Buffer Length is set relative to your in-DAW tempo. It’s especially important to set this parameter appropriately if you plan to use any tempo-synced parameters later in the plugin.

When you click Freeze, whatever is currently in the buffer is frozen in place. Without Freeze engaged, the buffer will continue to get overwritten by the white record head as new audio enters the plugin.

If you want to “load a sample” into Efx Fragments like a typical granular synth, you can set the Buffer Length to the length of the audio you want to sample, and then let the buffer record that audio during playback. Then, hit Freeze at the end of the loop. You should be left with that sample in its entirety, ready to turn into grains.

Clear pretty simply clears the buffer. By toggling the Play Head Retrigger on, the play head returns to the beginning of the buffer at the start of every buffer cycle, regardless of where it is in the buffer at the time.

Before we get to the granular processing itself, let’s touch on the remaining controls in this top Buffer section.

  • Intensity & FX: These are actually macro controls, controlled by Macro 1 and Macro 2, which we’ll touch on later in the article. These can be assigned to anything, but for most presets, Intensity is linked to parameters that control granular processing, and FX is linked to parameters in the FX section.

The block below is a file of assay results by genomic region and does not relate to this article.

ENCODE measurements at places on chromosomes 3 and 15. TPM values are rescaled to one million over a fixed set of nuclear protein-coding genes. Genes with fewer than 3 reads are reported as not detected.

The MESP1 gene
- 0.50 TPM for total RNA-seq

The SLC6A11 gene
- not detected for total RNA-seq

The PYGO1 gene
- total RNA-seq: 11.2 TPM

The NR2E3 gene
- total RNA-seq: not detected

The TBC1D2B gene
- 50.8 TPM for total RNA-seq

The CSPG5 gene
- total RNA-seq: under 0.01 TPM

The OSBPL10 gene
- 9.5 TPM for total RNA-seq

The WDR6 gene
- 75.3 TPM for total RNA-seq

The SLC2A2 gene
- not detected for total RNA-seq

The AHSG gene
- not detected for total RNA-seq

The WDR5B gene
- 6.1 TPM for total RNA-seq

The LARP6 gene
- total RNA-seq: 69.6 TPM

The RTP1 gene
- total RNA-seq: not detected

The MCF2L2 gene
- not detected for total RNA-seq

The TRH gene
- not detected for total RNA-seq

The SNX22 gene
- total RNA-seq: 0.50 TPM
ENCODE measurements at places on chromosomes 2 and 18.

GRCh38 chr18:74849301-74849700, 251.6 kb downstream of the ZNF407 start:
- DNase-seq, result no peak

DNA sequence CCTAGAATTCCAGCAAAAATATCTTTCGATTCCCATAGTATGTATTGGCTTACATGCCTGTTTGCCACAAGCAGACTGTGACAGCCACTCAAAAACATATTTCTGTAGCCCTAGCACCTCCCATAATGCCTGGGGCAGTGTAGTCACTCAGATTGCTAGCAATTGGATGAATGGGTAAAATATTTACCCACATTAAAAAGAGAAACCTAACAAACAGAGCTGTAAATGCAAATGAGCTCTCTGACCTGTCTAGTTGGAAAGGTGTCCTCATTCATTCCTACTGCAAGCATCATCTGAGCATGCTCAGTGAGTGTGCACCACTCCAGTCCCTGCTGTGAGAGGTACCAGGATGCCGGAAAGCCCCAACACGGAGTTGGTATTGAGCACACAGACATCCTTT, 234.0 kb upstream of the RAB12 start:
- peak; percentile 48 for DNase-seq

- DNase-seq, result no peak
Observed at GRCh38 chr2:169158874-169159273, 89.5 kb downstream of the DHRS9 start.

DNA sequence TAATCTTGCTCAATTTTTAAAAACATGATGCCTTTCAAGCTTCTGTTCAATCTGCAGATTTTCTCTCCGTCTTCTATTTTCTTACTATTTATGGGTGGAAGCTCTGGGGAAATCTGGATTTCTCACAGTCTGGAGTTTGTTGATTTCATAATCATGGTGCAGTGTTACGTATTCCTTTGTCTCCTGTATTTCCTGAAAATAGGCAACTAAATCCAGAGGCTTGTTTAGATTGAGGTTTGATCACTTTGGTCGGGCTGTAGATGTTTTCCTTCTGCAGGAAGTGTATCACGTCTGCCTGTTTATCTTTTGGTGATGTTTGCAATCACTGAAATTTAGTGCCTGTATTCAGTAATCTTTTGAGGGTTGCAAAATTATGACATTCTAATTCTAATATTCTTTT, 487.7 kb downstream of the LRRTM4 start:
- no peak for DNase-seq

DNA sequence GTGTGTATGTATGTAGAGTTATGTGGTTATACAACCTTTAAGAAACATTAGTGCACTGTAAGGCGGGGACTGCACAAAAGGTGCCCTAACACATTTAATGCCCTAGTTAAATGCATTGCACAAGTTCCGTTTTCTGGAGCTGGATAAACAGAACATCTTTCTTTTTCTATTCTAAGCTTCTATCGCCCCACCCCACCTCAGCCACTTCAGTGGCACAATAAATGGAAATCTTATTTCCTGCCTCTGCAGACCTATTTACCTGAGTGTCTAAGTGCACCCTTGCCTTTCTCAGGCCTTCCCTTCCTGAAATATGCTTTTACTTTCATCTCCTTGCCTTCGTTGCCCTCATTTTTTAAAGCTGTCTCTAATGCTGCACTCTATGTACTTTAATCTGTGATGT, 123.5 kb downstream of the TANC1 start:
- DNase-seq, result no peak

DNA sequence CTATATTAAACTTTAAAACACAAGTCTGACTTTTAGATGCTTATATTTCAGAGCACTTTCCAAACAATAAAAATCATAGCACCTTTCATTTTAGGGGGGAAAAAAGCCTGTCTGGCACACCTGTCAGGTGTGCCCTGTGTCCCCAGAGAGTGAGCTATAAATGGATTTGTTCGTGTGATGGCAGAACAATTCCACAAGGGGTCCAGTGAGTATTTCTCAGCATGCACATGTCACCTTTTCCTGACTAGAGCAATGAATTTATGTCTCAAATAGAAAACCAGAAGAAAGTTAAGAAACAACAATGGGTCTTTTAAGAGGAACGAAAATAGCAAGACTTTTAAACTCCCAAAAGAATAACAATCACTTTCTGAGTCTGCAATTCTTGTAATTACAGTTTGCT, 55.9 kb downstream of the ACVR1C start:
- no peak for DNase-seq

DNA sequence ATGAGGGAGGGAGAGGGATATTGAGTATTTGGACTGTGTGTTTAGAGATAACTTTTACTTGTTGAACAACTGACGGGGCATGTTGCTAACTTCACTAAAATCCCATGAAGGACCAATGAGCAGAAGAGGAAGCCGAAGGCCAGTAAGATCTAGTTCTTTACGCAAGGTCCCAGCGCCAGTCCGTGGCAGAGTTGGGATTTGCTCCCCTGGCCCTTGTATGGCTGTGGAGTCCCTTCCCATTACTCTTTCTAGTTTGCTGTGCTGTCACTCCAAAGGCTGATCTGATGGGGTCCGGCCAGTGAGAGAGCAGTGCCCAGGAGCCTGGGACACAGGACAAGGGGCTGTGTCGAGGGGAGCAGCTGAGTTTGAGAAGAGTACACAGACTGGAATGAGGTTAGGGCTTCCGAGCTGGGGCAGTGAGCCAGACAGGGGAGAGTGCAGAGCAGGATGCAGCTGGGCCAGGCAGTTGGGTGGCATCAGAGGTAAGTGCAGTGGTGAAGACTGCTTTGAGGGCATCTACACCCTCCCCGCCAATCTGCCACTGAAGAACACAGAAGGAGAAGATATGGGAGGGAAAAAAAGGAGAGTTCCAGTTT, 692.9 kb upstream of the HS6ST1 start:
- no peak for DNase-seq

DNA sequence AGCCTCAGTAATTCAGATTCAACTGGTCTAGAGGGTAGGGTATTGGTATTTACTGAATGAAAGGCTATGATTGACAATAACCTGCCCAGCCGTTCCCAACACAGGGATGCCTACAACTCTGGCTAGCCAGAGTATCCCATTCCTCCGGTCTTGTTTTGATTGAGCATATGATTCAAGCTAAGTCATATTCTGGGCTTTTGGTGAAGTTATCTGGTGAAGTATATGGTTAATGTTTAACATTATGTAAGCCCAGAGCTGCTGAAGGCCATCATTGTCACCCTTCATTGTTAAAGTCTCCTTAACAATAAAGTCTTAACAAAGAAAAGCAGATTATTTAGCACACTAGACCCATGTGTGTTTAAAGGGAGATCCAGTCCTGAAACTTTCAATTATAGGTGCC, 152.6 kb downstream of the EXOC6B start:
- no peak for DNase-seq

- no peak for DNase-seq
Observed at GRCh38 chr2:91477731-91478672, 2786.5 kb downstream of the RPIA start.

• Feedback: This parameter sends the output of the granular engine back into the granular processor. Be careful if you’re applying pitching to the Grain Release (we’ll see this later), as that can create unwanted and extreme pitching effects with too much feedback.
  • Grain Volume: Since the grains are generated by Efx Fragments, you can set the playback volume of those grains with this control.
  • Grain Mix: This acts as the dry / wet balance of the entire plugin, allowing you to balance granular processing with the dry sound. If you want to maintain maximum control over levels, it isn’t a bad idea to use Efx Fragments as a send effect with maximum Grain Mix.

Getting into the granular processing part of the plugin, it’s important to note that some of the major controls in Efx Fragments have what Arturia calls a “collar” around them: a faint bar going around the knob.

Because granular synthesis relies on randomization to make more organic-sounding washes of grains, Efx Fragments allows for easy randomization on these major controls using these “collar” bars. Simply click and drag to adjust the percentage of randomization applied.

Grain capture

The Grain Capture section dictates how grains are pulled from the Buffer. In the simplified view, you’ll only be able to see Grain Capture, but the Advanced view reveals a Grain Quantization section too.

Using the main knob in this section, you can set the speed at which the yellow play head scrubs through the buffer. You can have the play head move through the buffer faster or slower than the record head, and negative settings will have the play head scrub backwards through the buffer.